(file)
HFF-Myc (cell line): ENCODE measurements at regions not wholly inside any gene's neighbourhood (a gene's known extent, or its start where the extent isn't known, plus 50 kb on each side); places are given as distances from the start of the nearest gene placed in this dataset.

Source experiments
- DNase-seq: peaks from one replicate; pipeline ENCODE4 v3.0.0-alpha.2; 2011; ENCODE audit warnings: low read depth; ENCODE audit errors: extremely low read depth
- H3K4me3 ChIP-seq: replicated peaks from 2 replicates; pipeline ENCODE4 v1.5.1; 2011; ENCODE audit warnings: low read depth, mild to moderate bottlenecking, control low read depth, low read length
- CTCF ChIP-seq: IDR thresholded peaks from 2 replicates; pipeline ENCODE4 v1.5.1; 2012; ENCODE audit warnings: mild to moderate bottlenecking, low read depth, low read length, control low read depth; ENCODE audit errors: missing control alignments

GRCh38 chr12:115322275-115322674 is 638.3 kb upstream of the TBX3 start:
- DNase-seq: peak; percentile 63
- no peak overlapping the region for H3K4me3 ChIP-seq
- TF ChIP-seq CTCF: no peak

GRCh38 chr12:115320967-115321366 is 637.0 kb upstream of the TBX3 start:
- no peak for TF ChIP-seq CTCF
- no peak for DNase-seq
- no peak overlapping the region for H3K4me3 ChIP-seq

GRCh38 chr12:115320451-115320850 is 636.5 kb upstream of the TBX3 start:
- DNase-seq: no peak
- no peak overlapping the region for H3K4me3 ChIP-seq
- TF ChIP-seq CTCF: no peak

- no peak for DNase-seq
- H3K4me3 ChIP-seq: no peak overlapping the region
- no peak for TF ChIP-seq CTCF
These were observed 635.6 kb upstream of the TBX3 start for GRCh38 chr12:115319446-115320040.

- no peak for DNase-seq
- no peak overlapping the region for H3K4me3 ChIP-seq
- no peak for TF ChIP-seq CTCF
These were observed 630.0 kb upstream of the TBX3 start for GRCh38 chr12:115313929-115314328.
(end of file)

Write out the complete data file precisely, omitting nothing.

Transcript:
HFF-Myc (cell line): ENCODE measurements at regions not wholly inside any gene's neighbourhood (a gene's known extent, or its start where the extent isn't known, plus 50 kb on each side); places are given as distances from the start of the nearest gene placed in this dataset.

Source experiments
- DNase-seq: peaks from one replicate; pipeline ENCODE4 v3.0.0-alpha.2; 2011; ENCODE audit warnings: low read depth; ENCODE audit errors: extremely low read depth
- H3K4me3 ChIP-seq: replicated peaks from 2 replicates; pipeline ENCODE4 v1.5.1; 2011; ENCODE audit warnings: low read depth, mild to moderate bottlenecking, control low read depth, low read length
- CTCF ChIP-seq: IDR thresholded peaks from 2 replicates; pipeline ENCODE4 v1.5.1; 2012; ENCODE audit warnings: mild to moderate bottlenecking, low read depth, low read length, control low read depth; ENCODE audit errors: missing control alignments

GRCh38 chr12:115322275-115322674 is 638.3 kb upstream of the TBX3 start:
- DNase-seq: peak; percentile 63
- no peak overlapping the region for H3K4me3 ChIP-seq
- TF ChIP-seq CTCF: no peak

GRCh38 chr12:115320967-115321366 is 637.0 kb upstream of the TBX3 start:
- no peak for TF ChIP-seq CTCF
- no peak for DNase-seq
- no peak overlapping the region for H3K4me3 ChIP-seq

GRCh38 chr12:115320451-115320850 is 636.5 kb upstream of the TBX3 start:
- DNase-seq: no peak
- no peak overlapping the region for H3K4me3 ChIP-seq
- TF ChIP-seq CTCF: no peak

- no peak for DNase-seq
- H3K4me3 ChIP-seq: no peak overlapping the region
- no peak for TF ChIP-seq CTCF
These were observed 635.6 kb upstream of the TBX3 start for GRCh38 chr12:115319446-115320040.

- no peak for DNase-seq
- no peak overlapping the region for H3K4me3 ChIP-seq
- no peak for TF ChIP-seq CTCF
These were observed 630.0 kb upstream of the TBX3 start for GRCh38 chr12:115313929-115314328.